Estrogens plus progestins may cause some degree of fluid retention. Women with conditions that might be influenced by this factor, such as cardiac or renal dysfunction, warrant careful observation when estrogens plus progestins are prescribed.
Estrogen therapy should be used with caution in women with hypoparathyroidism as estrogen-induced hypocalcemia may occur.
5.14 Exacerbation of Endometriosis
A few cases of malignant transformation of residual endometrial implants have been reported in women treated post-hysterectomy with estrogen-alone therapy. For women known to have residual endometriosis post-hysterectomy, the addition of progestin should be considered.
5.15 Anaphylactic Reaction and Angioedema
Cases of anaphylaxis, which developed within minutes to hours after taking PREMPRO or PREMPHASE and require emergency medical management, have been reported in the postmarketing setting. Skin (hives, pruritis, swollen lips-tongue-face) and either respiratory tract (respiratory compromise) or gastrointestinal tract (abdominal pain, vomiting) involvement has been noted.
Angioedema involving the tongue, larynx, face, hands, and feet requiring medical intervention has occurred postmarketing in patients taking PREMPRO or PREMPHASE. If angioedema involves the tongue, glottis, or larynx, airway obstruction may occur. Patients who develop an anaphylactic reaction with or without angioedema after treatment with PREMPRO or PREMPHASE should not receive PREMPRO or PREMPHASE again.
5.16 Hereditary Angioedema
Exogenous estrogens may exacerbate symptoms of angioedema in women with hereditary angioedema.
5.17 Exacerbation of Other Conditions
Estrogen therapy may cause an exacerbation of asthma, diabetes mellitus, epilepsy, migraine, porphyria, systemic lupus erythematosus, and hepatic hemangiomas and should be used with caution in women with these conditions.
5.18 Laboratory Tests
Serum follicle stimulating hormone (FSH) and estradiol levels have not been shown to be useful in the management of moderate to severe vasomotor symptoms and moderate to severe symptoms of vulvar and vaginal atrophy.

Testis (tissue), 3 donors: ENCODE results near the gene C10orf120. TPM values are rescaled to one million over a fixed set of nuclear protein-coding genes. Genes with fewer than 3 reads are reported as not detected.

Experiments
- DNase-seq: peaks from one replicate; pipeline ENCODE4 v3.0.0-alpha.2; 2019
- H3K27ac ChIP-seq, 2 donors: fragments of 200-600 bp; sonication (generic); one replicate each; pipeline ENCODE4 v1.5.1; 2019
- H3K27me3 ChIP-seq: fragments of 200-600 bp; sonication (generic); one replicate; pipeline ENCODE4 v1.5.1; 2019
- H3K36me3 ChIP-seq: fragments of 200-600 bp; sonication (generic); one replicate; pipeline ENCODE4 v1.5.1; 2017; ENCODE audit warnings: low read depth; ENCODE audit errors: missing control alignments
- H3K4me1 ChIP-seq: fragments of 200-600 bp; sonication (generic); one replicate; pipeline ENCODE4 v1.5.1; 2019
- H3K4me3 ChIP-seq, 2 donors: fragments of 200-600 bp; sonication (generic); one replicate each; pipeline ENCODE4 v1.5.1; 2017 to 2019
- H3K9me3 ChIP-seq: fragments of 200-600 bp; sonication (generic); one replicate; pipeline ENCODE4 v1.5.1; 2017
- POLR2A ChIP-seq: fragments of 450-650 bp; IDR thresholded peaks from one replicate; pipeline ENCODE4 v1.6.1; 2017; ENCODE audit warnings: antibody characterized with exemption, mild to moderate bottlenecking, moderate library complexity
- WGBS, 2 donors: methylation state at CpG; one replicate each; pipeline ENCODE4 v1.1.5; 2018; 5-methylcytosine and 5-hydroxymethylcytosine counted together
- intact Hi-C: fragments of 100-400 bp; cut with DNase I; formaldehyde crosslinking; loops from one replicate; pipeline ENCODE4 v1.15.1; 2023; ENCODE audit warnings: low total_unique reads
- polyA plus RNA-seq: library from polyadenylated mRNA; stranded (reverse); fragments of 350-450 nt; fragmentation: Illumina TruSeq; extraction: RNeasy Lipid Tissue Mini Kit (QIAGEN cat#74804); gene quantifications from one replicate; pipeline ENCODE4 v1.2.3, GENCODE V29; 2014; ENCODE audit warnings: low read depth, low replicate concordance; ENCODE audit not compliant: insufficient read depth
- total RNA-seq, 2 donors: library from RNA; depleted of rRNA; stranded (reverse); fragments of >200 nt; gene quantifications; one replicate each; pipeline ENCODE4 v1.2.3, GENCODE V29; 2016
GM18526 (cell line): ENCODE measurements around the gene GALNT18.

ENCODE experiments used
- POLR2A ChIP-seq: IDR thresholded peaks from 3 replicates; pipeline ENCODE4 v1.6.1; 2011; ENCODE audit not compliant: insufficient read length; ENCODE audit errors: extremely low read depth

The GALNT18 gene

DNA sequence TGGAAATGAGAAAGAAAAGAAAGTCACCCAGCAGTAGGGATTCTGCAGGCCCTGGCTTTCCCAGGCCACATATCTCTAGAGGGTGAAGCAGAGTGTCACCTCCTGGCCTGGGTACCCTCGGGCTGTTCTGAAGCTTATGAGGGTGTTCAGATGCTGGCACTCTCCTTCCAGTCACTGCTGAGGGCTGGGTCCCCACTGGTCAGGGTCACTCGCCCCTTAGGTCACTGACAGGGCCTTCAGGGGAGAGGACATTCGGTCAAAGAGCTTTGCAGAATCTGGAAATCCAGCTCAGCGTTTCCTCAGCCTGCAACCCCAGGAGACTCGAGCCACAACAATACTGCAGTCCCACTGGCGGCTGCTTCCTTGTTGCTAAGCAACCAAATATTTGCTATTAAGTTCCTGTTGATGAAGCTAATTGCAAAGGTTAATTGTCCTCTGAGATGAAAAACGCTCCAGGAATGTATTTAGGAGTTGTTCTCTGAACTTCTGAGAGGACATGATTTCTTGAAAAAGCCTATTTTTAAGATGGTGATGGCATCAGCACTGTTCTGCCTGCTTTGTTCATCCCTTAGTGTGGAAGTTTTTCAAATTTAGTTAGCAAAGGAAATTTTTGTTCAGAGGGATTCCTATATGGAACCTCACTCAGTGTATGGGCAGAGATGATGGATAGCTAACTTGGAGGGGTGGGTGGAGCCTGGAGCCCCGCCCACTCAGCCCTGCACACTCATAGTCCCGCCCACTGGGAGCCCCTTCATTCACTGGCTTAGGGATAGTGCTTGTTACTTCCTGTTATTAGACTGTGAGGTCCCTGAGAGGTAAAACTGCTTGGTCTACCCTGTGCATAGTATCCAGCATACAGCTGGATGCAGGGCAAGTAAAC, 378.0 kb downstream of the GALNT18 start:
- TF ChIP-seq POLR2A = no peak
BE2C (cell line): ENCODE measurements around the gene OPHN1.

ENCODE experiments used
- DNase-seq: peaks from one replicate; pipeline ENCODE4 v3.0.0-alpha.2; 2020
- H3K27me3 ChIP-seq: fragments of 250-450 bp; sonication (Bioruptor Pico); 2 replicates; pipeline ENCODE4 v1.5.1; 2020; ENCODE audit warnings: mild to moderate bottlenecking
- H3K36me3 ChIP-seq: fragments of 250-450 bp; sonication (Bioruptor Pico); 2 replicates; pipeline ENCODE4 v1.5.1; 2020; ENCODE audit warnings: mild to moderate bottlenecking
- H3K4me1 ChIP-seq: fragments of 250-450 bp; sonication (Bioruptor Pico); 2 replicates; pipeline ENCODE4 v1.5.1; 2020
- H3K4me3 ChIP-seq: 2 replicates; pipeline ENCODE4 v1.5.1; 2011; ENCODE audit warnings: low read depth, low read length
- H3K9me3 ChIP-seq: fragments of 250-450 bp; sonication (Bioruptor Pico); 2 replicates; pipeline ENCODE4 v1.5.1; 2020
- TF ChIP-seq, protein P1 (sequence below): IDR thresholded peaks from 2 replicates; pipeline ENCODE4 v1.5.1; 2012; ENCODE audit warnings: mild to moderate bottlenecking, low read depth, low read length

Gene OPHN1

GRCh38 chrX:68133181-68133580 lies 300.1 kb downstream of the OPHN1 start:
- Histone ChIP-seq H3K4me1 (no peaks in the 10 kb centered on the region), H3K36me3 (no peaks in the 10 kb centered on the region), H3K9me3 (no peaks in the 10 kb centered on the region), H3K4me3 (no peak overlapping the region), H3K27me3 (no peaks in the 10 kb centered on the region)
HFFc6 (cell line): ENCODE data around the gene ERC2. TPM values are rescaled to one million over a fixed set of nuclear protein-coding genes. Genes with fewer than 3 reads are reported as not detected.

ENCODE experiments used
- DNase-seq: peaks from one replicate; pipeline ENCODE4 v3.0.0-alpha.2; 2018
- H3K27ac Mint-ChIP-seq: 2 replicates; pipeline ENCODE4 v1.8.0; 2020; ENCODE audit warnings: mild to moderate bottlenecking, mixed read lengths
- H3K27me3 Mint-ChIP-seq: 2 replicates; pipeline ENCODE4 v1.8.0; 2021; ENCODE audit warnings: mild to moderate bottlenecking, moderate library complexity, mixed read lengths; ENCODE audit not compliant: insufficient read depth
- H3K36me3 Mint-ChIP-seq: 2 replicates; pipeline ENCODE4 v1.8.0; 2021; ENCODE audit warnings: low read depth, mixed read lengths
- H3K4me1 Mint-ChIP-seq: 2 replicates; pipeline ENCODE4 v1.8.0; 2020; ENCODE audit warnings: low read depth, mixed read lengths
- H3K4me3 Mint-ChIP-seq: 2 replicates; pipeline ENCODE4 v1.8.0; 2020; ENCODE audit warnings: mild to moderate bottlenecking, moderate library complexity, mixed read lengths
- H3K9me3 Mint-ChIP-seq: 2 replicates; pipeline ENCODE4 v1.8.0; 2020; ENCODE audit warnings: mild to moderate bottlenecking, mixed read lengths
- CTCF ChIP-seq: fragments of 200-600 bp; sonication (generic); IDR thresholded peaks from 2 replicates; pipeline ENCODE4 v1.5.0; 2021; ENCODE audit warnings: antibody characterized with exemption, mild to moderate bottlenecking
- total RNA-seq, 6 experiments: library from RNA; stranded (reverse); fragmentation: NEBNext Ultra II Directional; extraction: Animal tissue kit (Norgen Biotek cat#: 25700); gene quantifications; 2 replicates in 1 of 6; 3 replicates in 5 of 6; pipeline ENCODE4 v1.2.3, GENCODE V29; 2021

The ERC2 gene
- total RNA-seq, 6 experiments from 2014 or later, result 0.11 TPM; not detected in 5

5.19 Drug-Laboratory Test Interactions
Accelerated prothrombin time, partial thromboplastin time, and platelet aggregation time; increased platelet count; increased factors II, VII antigen, VIII antigen, VIII coagulant activity, IX, X, XII, VII-X complex, II-VII-X complex, and beta-thromboglobulin; decreased levels of antifactor Xa and antithrombin III, decreased antithrombin III activity; increased levels of fibrinogen and fibrinogen activity; increased plasminogen antigen and activity.
Increased thyroid-binding globulin (TBG) leading to increased circulating total thyroid hormone, as measured by protein-bound iodine (PBI), T4 levels (by column or by radioimmunoassay), or T3 levels by radioimmunoassay. T3 resin uptake is decreased, reflecting the elevated TBG. Free T4 and free T3 concentrations are unaltered. Women on thyroid replacement therapy may require higher doses of thyroid hormone.
Other binding proteins may be elevated in serum, for example, corticosteroid binding globulin (CBG), sex hormone-binding globulin (SHBG), leading to increased total circulating corticosteroids and sex steroids, respectively. Free hormone concentrations, such as testosterone and estradiol, may be decreased. Other plasma proteins may be increased (angiotensinogen/renin substrate, alpha-1-antitrypsin, ceruloplasmin).
Increased plasma high-density lipoprotein (HDL) and HDL2 cholesterol subfraction concentrations, reduced low-density lipoprotein (LDL) cholesterol concentrations, increased triglyceride levels.
Impaired glucose tolerance.